Metro-East News

St. Clair County sheriff says legalized marijuana poses additional threats to drivers

Here’s what some people in Illinois think about legalized marijuana

As more and more states legalize marijuana, the popular opinion in Southern Illinois is that the drug should be legal in the Land of Lincoln, too.
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As more and more states legalize marijuana, the popular opinion in Southern Illinois is that the drug should be legal in the Land of Lincoln, too.

St. Clair County Sheriff Rick Watson on Monday voiced his opposition to proposed legislation that would make cannabis use legal in Illinois.

Watson said efforts to curb drunk driving and texting behind the wheel already taxes his deputies. Drivers impaired by marijuana use, he said, poses an additional challenge.

“One of our biggest efforts is to reduce impaired driving in St. Clair County. Already, we are up against alcohol and texting,” he said in a released statement. “This bill adds marijuana to the list without adequate resources for law enforcement to educate the public. Simply put: Legalizing marijuana will result in more traffic accidents, injuries and deaths.”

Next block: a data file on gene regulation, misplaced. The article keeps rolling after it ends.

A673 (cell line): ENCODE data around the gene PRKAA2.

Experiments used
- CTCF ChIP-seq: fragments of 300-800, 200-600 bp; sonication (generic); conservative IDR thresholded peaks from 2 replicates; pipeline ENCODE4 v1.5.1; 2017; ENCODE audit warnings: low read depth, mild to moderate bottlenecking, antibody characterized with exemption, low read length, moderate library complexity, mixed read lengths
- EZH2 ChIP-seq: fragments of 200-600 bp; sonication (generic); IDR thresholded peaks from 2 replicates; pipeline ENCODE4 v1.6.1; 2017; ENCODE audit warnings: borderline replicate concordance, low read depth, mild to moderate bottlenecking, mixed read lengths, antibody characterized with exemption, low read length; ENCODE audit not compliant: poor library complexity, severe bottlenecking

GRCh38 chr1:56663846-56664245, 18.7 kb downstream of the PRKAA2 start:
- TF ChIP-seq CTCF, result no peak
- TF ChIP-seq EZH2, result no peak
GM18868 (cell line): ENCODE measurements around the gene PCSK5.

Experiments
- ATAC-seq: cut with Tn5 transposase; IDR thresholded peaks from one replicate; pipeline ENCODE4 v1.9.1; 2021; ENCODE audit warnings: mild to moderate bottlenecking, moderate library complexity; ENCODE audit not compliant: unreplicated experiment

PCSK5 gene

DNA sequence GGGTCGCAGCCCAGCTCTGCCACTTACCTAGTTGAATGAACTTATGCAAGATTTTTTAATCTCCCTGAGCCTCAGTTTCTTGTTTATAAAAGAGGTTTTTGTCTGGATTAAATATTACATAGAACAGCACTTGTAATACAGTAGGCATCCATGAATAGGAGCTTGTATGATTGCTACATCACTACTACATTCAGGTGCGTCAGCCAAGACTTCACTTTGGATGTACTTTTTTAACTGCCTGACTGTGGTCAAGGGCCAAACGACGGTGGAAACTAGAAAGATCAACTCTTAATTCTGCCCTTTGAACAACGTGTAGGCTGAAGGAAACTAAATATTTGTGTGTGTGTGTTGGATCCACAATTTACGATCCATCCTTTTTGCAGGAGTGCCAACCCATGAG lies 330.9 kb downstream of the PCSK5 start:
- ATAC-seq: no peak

Watson did not say the proposal should be taken off the table — “I understand what our legislators are trying to achieve,” he said — but pointed out four specific objections to Senate Bill 7, as it’s currently written.

Namely, he said the bill doesn’t do enough to deter the risk of impaired driving; that legalization opens the door to foreign cartels, drug traffickers and organized crime to move into neighborhoods; that provisions in SB7 to expunge drug distribution and manufacture convictions from criminal records could inadvertently put firearms in the hands of felons; and that the 8% proposed tax is not enough to fund the additional law enforcement work that would result.

Watson’s statement Monday is consistent with the positions of both the Illinois Sheriffs’ Association and Illinois Association of Police Chiefs.

The statements put out by those agencies are guiding the Madison County Sheriff’s Department as well.

“We will wait to see what the final version of the bill says before we take any action,” Maj. Jeff Connors of the department said Monday afternoon. “We are not part of the lawmaking decision, we just enforce the laws. If it changes, we will address that.”

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